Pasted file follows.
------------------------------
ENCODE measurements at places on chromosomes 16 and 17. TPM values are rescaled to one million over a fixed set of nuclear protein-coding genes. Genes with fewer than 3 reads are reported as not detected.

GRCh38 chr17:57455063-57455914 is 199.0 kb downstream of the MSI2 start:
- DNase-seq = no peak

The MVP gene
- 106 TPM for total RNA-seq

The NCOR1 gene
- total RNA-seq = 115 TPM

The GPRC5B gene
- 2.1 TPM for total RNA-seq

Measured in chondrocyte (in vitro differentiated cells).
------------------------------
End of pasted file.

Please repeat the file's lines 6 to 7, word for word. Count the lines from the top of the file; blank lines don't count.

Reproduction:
The NCOR1 gene
- total RNA-seq = 115 TPM